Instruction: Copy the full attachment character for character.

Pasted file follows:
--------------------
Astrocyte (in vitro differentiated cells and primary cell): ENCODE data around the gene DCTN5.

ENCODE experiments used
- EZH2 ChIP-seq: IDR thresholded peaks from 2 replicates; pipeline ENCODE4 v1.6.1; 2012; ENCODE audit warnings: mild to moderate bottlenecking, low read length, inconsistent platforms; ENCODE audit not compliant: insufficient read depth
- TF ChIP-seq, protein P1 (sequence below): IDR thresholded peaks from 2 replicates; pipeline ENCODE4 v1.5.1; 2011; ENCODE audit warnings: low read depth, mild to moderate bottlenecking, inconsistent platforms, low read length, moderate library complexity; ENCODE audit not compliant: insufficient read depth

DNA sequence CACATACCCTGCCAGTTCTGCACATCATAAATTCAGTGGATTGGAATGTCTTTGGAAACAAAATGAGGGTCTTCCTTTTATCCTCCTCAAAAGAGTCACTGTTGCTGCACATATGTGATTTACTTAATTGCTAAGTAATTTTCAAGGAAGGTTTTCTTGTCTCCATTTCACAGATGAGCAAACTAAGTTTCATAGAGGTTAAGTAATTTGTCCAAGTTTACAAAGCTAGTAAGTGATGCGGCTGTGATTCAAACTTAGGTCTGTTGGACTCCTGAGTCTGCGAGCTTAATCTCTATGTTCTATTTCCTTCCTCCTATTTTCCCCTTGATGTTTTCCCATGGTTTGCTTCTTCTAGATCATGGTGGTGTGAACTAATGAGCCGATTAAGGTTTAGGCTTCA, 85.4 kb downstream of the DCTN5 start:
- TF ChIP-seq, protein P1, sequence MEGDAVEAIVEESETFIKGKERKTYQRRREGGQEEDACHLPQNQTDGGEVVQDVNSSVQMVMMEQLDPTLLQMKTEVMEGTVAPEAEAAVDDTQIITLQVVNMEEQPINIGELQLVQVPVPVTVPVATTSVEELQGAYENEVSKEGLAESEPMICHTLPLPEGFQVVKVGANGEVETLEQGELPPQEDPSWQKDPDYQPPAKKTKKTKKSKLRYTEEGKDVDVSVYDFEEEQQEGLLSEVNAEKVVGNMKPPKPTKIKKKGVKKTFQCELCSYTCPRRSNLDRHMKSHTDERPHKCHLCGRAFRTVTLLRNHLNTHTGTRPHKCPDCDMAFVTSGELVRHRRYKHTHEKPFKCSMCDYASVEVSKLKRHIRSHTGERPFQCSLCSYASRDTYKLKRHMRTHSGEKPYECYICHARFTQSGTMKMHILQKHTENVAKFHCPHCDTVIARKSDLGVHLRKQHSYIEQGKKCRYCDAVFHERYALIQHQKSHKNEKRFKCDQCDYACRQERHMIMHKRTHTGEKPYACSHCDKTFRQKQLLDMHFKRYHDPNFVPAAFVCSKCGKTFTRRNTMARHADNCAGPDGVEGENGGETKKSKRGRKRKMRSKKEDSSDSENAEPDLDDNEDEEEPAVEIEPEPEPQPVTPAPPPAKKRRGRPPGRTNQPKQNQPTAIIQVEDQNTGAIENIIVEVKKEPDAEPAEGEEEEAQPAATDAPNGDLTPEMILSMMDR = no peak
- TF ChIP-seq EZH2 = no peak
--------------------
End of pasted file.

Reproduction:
Astrocyte (in vitro differentiated cells and primary cell): ENCODE data around the gene DCTN5.

ENCODE experiments used
- EZH2 ChIP-seq: IDR thresholded peaks from 2 replicates; pipeline ENCODE4 v1.6.1; 2012; ENCODE audit warnings: mild to moderate bottlenecking, low read length, inconsistent platforms; ENCODE audit not compliant: insufficient read depth
- TF ChIP-seq, protein P1 (sequence below): IDR thresholded peaks from 2 replicates; pipeline ENCODE4 v1.5.1; 2011; ENCODE audit warnings: low read depth, mild to moderate bottlenecking, inconsistent platforms, low read length, moderate library complexity; ENCODE audit not compliant: insufficient read depth

DNA sequence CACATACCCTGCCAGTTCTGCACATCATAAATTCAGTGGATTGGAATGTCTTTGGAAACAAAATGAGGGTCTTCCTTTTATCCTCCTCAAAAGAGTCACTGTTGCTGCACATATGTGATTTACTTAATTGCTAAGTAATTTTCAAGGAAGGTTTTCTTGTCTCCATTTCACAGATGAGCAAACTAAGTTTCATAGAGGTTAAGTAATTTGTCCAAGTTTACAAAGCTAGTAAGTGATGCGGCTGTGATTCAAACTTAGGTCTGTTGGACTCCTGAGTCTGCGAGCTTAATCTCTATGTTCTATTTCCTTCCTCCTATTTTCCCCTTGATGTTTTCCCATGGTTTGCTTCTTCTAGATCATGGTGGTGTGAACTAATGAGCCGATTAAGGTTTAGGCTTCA, 85.4 kb downstream of the DCTN5 start:
- TF ChIP-seq, protein P1, sequence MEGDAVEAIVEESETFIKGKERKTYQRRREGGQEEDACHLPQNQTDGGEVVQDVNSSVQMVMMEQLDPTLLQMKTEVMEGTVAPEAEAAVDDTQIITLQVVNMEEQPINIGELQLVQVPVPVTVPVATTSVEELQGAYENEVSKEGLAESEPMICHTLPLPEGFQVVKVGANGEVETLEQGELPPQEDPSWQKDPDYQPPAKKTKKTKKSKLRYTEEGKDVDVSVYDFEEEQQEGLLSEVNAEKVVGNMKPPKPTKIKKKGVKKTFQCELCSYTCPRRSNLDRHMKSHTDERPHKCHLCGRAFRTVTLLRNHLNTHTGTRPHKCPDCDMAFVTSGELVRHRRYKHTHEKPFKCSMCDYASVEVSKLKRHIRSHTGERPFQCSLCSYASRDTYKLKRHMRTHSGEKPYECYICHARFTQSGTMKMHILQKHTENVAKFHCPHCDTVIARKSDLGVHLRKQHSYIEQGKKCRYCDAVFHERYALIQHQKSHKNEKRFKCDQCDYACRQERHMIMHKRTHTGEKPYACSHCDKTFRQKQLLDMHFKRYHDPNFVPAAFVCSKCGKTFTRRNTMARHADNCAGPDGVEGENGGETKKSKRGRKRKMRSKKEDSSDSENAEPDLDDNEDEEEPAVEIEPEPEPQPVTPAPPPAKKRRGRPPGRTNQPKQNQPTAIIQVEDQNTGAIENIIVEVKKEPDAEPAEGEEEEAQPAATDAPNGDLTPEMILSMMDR = no peak
- TF ChIP-seq EZH2 = no peak